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Nathan Siler: Student Report from 2013 Alternative Summer Break in Peru

Nathan Siler and UT COE Students in Peru
Tickle College of Engineering students traveled to Peru in August, 2013. Overlooking Machu Picchu are, from left, Nathan Siler, Bryan Medina, a Peruvian guide, Stephanie Kerrigan, Shivam Zaveri, Mark Nichols, and Drew Keller.

I had a lovely time in Peru and got to experience many new things. This is a small report covering the highlights of my time during the trip.

After dealing with flights and layovers, we finally arrived in the city of Cuzco, Peru. Our guide took us all to a hostel to rest a while before we started our tour of the city. Once we were on our way, we got to see many things in Cusco, an old capital of the Incan Empire. We were staying right next to the Catedral de Cuzco, one of the most recognizable churches in Peru!

We travelled to a local market to purchase some souvenirs. This was very interesting because of the interaction with the locals and getting to negotiate prices. Also at the market, we noticed that the alpaca clothing is actually a part of the fashion there, not just meant for tourists to purchase. There are many fountains, monuments, and architectural displays throughout the city.

Nathan Siler at the Temple of the Sun
Nathan Siler ascends the Temple of the Sun at Machu Picchu, Peru.

The Plaza de Armas is also a site worth mentioning with its many restaurants, shops, night clubs, and attractions. We stopped at a local restaurant to try the Peruvian cuisine, and took a trip to a huge local food market to try out some local fruits. Our guide was very knowledgeable of the city and took interest that we enjoyed our stay there.

The next day, we travelled to Machu Picchu and back. During the travel, we boarded a train which was a new experience for me. As we neared the wonderful mountain site, the views around us were breathtaking. At the foot of the historical city, we hiked up the mountain to see the old city. We had another terrific tour guide here that gave us astounding information about every stone we crossed! We learned of the ancient culture and many of their religious rituals and how they measured time. It was truly a breathtaking view from the top of the mountain overlooking the city and mountains nearby.

Nathan Siler working at Manu Learning Center
At the worksite overlooking an oxbow lake in the jungle, Nathan Siler, foreground, works with staff members of the Manu Learning Center, from left, “Rambo” from Peru and Dan from Great Britain.

The rest of our trip was located in the rainforest. We took a van for 9 hours and a boat for another thirty minutes to reach the Manu Learning Centre. From this location, we were actually in the jungle. For our engineering project, our work was to help the engineer and employees there with the beginning installation of a platform built in the rainforest. The area for this installation is next to a swamp that is roughly a fifteen-minute hike from the lodge. We helped carry materials to the worksite that were used to make the concrete foundation. Also, we were able to help install the foot posts that will eventually support this platform. It was interesting to see how they performed some of the tasks with what little technology they could spare to use in the middle of the rainforest.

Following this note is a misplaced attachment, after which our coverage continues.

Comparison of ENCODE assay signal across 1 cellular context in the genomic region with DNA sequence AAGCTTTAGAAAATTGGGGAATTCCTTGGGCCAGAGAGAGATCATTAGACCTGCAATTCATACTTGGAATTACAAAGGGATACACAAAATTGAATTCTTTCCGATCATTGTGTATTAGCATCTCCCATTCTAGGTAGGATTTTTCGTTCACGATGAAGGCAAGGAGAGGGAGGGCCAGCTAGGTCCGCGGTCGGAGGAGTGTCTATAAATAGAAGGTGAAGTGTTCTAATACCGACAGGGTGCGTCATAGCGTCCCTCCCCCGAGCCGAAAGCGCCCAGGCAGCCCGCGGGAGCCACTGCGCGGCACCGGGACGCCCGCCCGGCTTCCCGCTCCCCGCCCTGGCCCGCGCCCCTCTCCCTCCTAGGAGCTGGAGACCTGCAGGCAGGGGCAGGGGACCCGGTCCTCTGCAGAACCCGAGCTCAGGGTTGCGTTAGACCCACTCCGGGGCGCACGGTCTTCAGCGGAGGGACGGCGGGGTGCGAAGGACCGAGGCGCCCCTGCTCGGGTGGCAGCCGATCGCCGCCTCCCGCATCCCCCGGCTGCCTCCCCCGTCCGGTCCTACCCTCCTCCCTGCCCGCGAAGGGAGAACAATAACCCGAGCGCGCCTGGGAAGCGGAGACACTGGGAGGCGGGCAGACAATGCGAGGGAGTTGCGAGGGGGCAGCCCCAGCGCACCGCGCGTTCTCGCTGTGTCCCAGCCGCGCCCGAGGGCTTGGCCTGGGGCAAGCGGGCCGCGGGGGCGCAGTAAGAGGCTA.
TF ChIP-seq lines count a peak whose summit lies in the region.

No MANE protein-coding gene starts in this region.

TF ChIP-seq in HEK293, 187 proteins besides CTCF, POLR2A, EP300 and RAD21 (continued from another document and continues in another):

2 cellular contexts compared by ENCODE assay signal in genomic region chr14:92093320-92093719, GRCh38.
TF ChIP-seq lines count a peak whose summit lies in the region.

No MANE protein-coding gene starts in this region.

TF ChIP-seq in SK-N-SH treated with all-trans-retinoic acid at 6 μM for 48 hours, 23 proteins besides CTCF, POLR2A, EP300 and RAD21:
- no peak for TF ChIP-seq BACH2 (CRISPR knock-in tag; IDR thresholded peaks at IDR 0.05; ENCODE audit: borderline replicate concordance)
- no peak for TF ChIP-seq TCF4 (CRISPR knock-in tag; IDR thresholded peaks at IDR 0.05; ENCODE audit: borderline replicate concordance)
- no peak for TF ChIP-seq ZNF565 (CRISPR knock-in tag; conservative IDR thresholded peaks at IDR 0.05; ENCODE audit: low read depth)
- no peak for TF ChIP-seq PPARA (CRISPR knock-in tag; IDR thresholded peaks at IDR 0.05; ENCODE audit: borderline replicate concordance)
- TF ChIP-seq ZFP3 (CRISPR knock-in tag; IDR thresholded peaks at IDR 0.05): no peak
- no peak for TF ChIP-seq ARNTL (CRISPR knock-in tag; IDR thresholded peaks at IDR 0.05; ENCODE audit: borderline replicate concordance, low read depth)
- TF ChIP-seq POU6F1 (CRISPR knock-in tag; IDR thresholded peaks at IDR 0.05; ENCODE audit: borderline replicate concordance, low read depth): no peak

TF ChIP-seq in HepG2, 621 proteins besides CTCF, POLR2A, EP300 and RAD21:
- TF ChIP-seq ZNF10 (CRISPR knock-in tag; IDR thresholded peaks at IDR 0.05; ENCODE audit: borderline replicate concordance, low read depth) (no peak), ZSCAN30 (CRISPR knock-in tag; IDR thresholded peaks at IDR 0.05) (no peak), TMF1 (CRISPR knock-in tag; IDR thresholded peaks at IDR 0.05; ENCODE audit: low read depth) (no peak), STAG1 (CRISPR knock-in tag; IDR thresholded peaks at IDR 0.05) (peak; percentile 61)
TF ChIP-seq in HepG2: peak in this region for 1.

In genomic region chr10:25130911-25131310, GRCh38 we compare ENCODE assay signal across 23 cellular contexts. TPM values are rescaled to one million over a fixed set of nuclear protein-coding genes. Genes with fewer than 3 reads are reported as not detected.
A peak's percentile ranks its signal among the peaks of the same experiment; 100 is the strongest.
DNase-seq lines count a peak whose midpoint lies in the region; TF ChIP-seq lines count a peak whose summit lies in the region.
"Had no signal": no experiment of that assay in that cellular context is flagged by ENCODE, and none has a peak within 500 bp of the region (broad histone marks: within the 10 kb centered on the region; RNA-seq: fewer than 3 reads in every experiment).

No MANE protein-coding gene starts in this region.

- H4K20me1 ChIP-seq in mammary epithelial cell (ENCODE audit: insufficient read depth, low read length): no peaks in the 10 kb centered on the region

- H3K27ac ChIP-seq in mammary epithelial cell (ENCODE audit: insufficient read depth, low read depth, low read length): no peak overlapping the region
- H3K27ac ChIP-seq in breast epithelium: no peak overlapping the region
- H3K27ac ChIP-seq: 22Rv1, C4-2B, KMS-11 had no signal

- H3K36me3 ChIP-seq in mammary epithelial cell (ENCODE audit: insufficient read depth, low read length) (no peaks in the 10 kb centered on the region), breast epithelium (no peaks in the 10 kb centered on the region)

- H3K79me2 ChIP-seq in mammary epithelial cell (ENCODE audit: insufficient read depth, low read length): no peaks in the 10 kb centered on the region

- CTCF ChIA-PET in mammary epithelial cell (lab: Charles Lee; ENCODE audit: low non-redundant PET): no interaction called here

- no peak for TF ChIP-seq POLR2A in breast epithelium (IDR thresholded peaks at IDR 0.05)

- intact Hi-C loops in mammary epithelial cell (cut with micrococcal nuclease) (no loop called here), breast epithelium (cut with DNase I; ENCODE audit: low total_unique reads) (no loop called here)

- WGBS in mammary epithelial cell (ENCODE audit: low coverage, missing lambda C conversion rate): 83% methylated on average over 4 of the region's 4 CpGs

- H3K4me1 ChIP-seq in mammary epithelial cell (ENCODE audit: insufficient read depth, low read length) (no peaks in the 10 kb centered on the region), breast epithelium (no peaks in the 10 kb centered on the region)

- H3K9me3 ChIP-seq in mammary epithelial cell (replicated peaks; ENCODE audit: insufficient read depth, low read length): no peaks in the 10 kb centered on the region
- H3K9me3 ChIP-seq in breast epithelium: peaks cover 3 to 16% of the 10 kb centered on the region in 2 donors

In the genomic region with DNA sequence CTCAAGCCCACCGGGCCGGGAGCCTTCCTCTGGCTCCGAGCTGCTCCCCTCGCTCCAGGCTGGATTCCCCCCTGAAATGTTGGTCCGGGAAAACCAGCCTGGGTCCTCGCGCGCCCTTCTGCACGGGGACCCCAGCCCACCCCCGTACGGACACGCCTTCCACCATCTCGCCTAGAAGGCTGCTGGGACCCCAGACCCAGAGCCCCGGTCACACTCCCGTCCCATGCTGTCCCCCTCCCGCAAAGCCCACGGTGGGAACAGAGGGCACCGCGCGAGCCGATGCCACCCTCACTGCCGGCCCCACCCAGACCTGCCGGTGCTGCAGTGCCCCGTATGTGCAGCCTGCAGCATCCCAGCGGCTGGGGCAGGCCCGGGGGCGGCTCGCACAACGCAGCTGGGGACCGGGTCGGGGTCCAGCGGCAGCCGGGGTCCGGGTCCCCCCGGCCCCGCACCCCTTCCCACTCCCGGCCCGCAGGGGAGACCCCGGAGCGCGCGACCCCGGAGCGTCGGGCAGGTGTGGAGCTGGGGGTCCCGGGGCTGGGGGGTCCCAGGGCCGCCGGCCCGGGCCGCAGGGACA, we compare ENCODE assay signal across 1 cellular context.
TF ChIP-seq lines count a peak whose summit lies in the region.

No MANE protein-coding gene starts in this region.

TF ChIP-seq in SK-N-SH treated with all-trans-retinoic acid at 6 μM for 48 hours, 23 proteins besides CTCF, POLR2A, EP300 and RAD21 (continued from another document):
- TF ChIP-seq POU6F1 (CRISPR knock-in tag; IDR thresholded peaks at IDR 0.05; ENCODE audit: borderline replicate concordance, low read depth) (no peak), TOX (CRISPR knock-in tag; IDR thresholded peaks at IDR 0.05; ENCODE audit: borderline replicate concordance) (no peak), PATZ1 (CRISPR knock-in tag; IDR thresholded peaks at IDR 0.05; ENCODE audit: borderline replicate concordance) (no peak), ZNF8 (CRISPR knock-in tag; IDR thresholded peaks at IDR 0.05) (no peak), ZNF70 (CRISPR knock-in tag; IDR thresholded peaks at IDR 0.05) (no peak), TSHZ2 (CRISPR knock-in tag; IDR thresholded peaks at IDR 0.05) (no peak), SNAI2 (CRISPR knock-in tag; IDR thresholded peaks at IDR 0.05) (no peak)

During the time at the lodge, we got to experience living in the jungle, complete with mosquito nets and cold showers. The food that was provided was different for most of us, but always appreciated after hard days of working. Our tour guide in the Manu Learning Centre was wonderful. He led us to many areas where we could see things that astonished us. He had very detailed information on many of the animals, plants, river, and forest area. There were also many other volunteers and tourists at the lodge that we interacted with and became friends with. Most people were from the United Kingdom and it was interested learning about their biological work in the Amazon.

This sums up the three main areas that we visited in Peru. For me, it was an experience to learn the culture of the Peruvian people, the jungle life, and a chance to visit a wonder of the world in Machu Picchu. I thoroughly enjoyed my time on the trip and I am glad that the University of Tennessee is working to make similar experiences available to the students.